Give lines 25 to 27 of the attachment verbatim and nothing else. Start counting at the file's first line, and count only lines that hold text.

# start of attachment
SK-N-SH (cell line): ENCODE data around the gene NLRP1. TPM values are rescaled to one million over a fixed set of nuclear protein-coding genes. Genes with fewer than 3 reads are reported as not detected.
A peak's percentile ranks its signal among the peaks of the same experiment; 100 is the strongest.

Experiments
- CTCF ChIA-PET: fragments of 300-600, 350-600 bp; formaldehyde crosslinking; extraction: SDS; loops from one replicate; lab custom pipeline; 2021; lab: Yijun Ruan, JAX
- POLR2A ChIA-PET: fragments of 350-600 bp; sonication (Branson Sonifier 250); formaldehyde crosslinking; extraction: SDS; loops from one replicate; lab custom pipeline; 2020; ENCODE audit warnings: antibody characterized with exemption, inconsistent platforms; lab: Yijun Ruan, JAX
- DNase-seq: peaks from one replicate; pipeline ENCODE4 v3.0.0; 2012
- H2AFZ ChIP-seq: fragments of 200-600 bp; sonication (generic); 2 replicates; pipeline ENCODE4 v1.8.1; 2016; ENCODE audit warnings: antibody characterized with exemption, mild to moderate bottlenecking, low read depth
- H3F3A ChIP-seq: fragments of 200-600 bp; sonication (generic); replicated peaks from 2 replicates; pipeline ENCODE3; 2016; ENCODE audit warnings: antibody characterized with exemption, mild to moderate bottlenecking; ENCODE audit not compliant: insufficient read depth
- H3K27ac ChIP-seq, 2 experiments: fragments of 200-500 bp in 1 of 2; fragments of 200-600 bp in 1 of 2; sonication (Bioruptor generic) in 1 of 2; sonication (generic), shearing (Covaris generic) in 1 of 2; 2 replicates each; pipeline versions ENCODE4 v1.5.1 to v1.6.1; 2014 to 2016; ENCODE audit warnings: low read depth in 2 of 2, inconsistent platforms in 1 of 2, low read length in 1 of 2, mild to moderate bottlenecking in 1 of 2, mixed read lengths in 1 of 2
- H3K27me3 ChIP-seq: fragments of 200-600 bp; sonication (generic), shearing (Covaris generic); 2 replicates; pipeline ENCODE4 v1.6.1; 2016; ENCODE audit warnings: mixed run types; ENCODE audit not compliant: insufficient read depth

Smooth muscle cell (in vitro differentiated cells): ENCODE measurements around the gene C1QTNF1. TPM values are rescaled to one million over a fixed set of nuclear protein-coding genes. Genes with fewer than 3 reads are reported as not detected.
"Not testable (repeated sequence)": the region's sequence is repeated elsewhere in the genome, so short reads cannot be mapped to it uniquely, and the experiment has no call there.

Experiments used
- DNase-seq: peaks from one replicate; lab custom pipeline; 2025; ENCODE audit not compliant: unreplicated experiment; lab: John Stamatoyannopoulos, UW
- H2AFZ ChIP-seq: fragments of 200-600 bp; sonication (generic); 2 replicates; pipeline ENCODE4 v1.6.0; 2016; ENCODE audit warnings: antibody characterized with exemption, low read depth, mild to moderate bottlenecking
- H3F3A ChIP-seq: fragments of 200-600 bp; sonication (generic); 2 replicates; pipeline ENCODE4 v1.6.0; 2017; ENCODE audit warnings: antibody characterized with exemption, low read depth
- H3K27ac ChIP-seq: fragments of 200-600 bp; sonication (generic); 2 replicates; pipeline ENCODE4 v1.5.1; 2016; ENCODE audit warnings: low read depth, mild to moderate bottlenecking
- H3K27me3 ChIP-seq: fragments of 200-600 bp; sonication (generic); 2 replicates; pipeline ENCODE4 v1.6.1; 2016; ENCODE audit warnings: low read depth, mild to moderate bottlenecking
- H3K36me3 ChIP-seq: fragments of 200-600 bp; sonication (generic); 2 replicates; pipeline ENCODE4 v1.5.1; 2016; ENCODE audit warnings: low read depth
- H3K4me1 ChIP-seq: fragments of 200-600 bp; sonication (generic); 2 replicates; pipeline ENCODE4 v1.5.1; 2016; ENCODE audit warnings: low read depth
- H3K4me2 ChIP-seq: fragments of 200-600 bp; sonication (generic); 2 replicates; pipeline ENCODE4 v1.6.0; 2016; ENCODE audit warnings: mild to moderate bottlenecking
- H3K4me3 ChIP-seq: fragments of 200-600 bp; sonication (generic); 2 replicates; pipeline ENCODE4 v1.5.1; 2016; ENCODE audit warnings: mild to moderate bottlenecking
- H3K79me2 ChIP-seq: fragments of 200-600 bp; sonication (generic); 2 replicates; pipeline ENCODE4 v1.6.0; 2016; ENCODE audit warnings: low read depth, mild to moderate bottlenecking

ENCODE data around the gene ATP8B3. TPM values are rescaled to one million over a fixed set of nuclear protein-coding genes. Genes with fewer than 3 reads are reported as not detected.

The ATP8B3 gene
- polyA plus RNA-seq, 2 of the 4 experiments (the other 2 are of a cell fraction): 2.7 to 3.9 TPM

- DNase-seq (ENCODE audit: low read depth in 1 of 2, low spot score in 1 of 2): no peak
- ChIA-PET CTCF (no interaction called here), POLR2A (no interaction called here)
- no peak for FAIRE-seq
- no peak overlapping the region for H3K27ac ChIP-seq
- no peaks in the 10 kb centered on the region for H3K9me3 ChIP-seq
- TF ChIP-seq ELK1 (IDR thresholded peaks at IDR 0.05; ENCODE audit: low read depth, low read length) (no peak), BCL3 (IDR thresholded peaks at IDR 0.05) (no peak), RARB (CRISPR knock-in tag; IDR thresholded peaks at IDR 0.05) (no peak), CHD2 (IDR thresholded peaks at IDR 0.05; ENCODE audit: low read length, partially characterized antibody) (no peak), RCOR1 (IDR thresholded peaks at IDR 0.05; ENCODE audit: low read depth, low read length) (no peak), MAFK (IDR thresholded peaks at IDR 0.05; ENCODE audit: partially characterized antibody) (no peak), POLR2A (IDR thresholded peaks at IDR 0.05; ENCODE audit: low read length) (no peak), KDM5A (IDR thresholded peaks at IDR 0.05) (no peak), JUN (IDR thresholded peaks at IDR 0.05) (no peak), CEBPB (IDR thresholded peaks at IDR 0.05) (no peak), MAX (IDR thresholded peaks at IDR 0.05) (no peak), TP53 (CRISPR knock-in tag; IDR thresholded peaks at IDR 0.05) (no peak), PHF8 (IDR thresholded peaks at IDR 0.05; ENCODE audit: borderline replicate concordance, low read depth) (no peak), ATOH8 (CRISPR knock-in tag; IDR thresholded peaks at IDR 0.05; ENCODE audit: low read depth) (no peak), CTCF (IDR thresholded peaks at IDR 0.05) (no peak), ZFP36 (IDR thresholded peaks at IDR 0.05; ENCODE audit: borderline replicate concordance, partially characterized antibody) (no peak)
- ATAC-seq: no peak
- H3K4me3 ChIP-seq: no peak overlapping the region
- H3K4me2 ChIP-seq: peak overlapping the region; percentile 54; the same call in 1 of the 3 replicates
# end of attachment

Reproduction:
The ATP8B3 gene
- polyA plus RNA-seq, 2 of the 4 experiments (the other 2 are of a cell fraction): 2.7 to 3.9 TPM

- DNase-seq (ENCODE audit: low read depth in 1 of 2, low spot score in 1 of 2): no peak